Planning for Transportation and Accessibility

Streets have a vital role in place making. Successful streets balance requirements to move people and goods, connect buildings and public spaces, and create settings for life. How can urban transportation policies and streetscape design help achieve good urban design and more liveable cities and communities?

In this course, we'll answer this question by exploring planning and urban design issues for transit, cars, cycling, walkability, and parking. We'll also learn about the relationship between transportation and built form, neighbourhood traffic calming, and the features of transit-oriented developments.

We’ll use case studies to help analyze the competing demands for road space, including access, linkages, and urban design and public realm issues.

This course is available at the following time(s) and location(s):

Campus Session(s) Instructor(s) Cost Seats available  
Vancouver 2 Gordon H Price
Tamim Raad
Dale Bracewell
Joanne Proft
Stuart Ramsey
Michelle Babiuk
Jeffrey Busby
$650.00 35 -

This course is available as part of the Urban Design Certificate (elective course) and on an individual basis.

Registration may close up to one week before the course begins. 

What will I learn?

In this course, you’ll do the following:

  • Learn how transportation fits into urban planning and urban design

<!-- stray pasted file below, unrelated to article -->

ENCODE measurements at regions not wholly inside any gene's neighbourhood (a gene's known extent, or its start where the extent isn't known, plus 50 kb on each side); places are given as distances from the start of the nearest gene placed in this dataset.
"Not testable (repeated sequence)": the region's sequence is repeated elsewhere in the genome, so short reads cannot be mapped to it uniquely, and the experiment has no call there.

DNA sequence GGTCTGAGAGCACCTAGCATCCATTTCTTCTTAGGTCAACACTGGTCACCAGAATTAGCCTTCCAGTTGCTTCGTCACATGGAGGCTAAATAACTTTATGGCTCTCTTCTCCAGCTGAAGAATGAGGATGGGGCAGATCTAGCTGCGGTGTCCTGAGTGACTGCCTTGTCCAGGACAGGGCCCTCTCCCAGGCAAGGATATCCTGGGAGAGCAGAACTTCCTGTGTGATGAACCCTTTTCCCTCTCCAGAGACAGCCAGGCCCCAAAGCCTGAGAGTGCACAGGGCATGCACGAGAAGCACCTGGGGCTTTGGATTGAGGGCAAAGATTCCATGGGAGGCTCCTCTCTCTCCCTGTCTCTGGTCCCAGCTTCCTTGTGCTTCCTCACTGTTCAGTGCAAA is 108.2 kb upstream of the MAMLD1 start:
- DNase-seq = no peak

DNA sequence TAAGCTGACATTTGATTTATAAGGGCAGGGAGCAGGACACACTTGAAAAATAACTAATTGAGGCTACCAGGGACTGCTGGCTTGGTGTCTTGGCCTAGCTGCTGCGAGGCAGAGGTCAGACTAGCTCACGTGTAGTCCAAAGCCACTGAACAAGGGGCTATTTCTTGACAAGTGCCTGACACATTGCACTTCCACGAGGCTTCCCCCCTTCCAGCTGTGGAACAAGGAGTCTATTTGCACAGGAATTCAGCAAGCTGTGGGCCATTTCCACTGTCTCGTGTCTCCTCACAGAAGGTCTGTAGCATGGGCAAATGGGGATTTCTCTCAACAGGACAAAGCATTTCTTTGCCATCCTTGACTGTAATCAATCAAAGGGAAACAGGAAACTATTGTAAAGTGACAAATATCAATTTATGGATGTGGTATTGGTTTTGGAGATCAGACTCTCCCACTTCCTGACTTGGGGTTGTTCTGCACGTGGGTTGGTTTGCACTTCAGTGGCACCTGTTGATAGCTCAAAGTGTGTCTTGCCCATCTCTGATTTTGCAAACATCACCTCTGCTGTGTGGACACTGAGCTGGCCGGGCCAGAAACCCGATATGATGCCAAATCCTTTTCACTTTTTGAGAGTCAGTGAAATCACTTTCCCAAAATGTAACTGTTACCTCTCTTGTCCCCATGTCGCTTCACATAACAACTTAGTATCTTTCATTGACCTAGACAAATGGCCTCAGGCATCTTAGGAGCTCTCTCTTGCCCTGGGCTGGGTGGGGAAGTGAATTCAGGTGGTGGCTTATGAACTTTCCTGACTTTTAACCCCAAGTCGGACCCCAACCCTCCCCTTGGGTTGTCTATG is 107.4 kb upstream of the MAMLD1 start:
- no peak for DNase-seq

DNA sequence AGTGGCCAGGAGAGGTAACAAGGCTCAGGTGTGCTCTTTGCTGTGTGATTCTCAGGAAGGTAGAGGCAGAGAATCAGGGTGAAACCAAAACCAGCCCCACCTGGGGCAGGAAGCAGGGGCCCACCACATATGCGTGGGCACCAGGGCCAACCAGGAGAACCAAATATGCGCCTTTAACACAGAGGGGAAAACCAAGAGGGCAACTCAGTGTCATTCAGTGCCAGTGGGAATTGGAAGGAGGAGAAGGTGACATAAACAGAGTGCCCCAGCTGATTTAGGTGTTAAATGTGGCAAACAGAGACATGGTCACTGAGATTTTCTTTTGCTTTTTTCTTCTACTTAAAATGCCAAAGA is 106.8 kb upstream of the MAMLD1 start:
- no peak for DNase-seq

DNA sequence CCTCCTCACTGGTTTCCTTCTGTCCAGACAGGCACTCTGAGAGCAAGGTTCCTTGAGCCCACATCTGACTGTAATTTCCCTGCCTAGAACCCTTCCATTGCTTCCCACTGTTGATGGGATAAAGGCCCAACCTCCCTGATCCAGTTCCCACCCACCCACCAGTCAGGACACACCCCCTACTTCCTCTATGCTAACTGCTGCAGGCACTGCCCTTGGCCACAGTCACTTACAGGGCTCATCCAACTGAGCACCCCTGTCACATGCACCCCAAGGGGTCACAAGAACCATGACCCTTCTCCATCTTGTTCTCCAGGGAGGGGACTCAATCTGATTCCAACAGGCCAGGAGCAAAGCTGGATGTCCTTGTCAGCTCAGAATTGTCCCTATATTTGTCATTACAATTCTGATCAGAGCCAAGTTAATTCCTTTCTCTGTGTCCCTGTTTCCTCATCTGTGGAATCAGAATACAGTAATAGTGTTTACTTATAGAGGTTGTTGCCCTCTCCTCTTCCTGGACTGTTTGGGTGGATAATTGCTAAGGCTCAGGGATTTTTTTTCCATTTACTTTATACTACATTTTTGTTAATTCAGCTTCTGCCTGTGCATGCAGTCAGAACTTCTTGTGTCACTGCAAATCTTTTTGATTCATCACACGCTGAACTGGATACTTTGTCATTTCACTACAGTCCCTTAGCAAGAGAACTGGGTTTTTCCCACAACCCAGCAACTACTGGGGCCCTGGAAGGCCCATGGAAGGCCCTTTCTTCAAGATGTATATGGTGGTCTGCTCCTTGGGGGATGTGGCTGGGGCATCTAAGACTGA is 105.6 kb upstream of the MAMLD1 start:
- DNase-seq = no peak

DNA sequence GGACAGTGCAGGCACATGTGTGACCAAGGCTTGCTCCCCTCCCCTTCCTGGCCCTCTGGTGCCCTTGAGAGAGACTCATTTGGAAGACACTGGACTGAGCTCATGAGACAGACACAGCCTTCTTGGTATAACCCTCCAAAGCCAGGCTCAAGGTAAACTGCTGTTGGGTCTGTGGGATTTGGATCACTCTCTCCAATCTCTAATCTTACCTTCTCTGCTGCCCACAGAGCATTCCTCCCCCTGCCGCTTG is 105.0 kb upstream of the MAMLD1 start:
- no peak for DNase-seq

• List the 10 myths of transportation planning
  • Explain the principles of good transportation planning and design
  • Review transportation modes
  • Explain the land use and urban design connection
  • Understand the anatomy of a street and how to use the urban design toolkit for streets
  • Develop your observation and evaluation techniques to enhance your understanding of streets through site visits and an in-class studio assignment

View a sample course agenda (PDF).

How will I learn?

  • Lectures
  • Case studies
  • Field trips
  • Small group discussions and applied exercises
  • Group presentations
  • Assignments

Who should take this course?

  • Planners, architects, and landscape architects
  • Engineers, real estate developers, and building technicians
  • Elected officials and local government administrators
  • NGO staff, financiers, and lawyers
  • Community organizers and advocates

How will I be evaluated?

Your grade will be based on a take-home assignment.

Textbooks and learning materials

We will provide custom course materials.

Professional development credits

  • AIBC CES participants, PIBC members, and BCSLA members may self-report for continuing education learning unit consideration.

Related program(s)

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